AnalysisFor a company without customers, users or revenues it's pretty extraordinary that Phorm achieved the dubious distinction of being the biggest UK technology story of the past 18 months.
To cap a triumphant week at the El Reg elite headline-writing bureau, we're delighted to report today that Mel Gibson will star alongside Jodie Foster in The Beaver - the improbable tale of "a depressed man who finds solace in wearing a beaver hand-puppet".
Start-up WhipTail Technologies has announced a whopping 6TB solid state drive (SSD).
Specs specialist Oakley has already produced sunglasses with integrated storage, MP3 playback and detachable headphones, but now it seems that others are set to follow with hi-tech eyewear.
Is ISPA on the side of the file-sharers when it comes to IP and copyright? A close reading of the 11th Annual UK Internet Industry Awards – dished out yesterday evening - suggests that they might not be as hostile as some other trade bodies.
Mountain View has added a filter to its Google Images to allow users to sift through photos to determine the usage rights of the image.
The Citizen Engineer project has released its first publication: a comic book guide to building a SIM reader and then hacking your SIM for fun and profit.
Leccy TechAt the recent launch of the new and - let’s be honest - gorgeous new Jaguar XJ, Register Hardware won some time to probe the firm about its future e-car projects.
Malware infection problems at NHS hospitals are a more serious problem than isolated reports of infestation might suggest, according to an investigation by More4 News.
The Department of Health is actively considering doubling the time people are allowed to sign themselves off sick as a response to swine flu - officially now a pandemic.
Two British men who tried to claim political asylum in the US were jailed today for using the internet to incite racial hatred.
Sprint has confirmed it will outsource the running of its US CDMA network to Ericsson, but is keeping WiMAX to itself while admitting that all its PDA-class devices will be able to fall back on Wi-Fi when all else fails.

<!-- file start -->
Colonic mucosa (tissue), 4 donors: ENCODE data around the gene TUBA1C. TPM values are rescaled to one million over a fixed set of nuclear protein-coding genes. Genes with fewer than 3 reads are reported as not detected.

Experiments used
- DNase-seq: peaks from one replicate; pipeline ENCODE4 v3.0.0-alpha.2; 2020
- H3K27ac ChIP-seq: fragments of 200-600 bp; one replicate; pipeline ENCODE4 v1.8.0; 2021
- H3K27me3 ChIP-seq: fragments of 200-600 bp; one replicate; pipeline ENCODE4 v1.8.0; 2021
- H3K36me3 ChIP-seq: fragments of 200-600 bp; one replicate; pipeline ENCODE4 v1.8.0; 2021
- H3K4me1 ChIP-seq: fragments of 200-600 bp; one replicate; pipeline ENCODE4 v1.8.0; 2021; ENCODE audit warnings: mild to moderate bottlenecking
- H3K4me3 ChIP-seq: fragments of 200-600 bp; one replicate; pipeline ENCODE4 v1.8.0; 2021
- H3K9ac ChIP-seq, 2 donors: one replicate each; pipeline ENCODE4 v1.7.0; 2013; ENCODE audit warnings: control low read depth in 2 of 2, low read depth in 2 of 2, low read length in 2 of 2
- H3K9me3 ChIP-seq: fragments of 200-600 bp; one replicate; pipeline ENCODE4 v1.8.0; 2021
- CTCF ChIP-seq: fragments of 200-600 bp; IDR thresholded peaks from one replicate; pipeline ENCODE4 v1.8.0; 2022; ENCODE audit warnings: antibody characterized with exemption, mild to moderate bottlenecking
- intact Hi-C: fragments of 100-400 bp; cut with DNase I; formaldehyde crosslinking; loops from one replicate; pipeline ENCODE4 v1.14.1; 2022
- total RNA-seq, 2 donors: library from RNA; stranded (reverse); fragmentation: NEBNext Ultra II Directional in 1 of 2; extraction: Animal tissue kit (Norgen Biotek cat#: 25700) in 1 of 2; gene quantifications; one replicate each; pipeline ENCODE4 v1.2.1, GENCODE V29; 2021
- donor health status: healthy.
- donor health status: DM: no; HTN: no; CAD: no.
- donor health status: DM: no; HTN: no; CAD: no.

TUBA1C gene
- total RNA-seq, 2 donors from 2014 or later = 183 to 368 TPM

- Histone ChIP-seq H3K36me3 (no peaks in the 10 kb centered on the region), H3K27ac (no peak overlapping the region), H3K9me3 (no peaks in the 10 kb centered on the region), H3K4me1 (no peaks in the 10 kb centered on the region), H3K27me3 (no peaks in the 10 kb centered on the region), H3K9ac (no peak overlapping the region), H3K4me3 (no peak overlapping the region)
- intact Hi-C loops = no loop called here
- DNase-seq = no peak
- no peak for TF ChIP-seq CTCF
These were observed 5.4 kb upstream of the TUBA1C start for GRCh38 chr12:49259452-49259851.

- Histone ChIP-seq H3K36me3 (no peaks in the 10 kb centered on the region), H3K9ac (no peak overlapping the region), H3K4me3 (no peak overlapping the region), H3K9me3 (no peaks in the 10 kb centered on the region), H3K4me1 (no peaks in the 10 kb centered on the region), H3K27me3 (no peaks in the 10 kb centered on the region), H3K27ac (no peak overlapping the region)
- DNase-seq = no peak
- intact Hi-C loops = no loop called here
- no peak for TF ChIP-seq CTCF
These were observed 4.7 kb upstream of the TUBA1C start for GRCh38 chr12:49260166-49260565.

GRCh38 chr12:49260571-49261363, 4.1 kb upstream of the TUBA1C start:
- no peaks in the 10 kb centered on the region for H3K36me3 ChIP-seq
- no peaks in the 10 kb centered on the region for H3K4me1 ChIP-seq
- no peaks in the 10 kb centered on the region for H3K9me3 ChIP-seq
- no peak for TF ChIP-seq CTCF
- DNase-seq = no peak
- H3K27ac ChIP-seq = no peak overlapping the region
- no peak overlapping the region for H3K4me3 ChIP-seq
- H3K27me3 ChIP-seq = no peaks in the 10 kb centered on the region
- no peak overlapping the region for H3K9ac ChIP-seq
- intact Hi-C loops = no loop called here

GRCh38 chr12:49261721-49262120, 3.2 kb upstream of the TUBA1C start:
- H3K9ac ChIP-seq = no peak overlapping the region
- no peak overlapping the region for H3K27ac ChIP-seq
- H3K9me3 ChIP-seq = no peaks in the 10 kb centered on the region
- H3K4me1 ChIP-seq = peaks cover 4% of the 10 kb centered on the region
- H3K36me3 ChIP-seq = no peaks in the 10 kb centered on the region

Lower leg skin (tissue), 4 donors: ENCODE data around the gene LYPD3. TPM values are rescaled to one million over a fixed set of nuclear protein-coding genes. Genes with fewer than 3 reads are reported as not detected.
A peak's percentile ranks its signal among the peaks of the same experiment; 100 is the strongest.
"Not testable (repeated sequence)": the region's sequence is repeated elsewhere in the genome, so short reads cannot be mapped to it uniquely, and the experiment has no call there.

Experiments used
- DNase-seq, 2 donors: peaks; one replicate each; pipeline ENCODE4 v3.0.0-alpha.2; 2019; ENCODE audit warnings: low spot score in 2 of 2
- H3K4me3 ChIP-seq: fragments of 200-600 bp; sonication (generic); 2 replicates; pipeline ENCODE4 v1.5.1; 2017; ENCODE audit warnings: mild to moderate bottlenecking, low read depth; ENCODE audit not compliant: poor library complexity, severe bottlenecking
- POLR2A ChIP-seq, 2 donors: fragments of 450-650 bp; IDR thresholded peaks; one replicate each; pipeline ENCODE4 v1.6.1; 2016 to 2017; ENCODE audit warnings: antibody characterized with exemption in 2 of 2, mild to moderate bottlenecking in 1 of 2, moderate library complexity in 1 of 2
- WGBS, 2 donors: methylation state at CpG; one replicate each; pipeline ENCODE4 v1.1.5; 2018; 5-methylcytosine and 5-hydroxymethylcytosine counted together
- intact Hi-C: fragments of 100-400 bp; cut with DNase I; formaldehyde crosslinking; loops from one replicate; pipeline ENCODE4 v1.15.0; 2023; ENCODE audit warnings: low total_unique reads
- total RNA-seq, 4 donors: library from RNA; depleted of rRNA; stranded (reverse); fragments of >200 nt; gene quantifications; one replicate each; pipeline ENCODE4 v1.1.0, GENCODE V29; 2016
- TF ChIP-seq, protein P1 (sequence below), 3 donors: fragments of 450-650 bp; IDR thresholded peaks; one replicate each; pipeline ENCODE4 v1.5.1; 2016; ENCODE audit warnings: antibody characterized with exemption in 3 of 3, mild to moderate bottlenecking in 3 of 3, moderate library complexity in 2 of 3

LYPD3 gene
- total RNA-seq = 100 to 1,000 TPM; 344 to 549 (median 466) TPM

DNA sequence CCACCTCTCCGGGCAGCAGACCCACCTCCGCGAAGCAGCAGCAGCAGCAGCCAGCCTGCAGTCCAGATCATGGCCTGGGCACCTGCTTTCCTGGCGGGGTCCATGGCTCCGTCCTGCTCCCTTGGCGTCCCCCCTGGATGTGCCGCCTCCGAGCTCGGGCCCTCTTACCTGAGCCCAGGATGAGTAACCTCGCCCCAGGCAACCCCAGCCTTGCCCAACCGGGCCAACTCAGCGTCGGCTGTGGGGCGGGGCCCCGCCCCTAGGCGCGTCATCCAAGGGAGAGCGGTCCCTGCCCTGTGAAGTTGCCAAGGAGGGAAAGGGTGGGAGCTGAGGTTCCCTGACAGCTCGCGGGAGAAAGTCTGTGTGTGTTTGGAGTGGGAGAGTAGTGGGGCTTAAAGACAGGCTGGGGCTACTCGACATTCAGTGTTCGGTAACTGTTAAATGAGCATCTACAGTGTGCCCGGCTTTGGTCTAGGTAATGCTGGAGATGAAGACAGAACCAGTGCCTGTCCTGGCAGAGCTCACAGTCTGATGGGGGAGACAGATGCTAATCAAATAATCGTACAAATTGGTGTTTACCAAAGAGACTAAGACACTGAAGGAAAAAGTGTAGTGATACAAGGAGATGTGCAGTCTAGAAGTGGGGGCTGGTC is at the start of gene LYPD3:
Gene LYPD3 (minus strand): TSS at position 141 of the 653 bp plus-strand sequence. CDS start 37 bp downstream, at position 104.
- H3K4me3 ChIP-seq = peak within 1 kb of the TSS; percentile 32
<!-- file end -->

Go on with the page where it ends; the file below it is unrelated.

The Koobface worm, which previously infected users of Facebook and MySpace, is spreading among users of micro-blogging website Twitter.
At Microsoft's Worldwide Partner Conference on Monday, server-virtualisation challenger Citrix Systems will up the ante - or more precisely, lower the price-barrier to entry - for virtualisation tools to manage virtual Windows machines.
Fans of the finer points of women's tennis are today mourning the loss of Romanian racket-botherer Simona Halep's DD chesticles - cut down in their prime by the surgeon's knife.
Rosetta Stone, maker of language-learning software, is joining a growing crowd of companies suing Google for letting third-parties buy permission to use other people's trademarks on AdWords.
It's official: Intel is working with Google on the development of the Mountain View ad broker's new netbook operating system, Google Chrome OS.
Open source business intelligence software maker Jaspersoft has begun pitching "unlimited use" subscriptions to new customers worldwide.
ReviewMicrosoft has released Silverlight 3, less than four months after unveiling the product and just nine months after finalizing Silverlight 2.0. The pace of development is remarkable, reminiscent of the browser wars in the 1990s, with Adobe System's Flash now playing the competitor role.
A popular brand of thin client device used by nuclear labs, military contractors and Fortune 100 companies is susceptible to exploits that put entire fleets of the machines in the control of online attackers.
How can you be sure the price of your latest eBay buy wasn't shamelessly inflated by some faceless shill bidder? Well, there's always the ad hoc investigative skills of Australian retiree Philip Cohen.
One year ago Friday, Apple launched its iTunes App Store. And it's been one hell of a wild - if famously flatulent - ride ever since.
Serena Software appears to have woken from its dreamy web 2.0 mash-up hiatus and begun circling over the remains of ALM competitor Borland Software.
Orange UK is jumping on the anti-DRM bandwagon as the centerpiece of a "major refresh" of its Music Portal's Orange Music Store.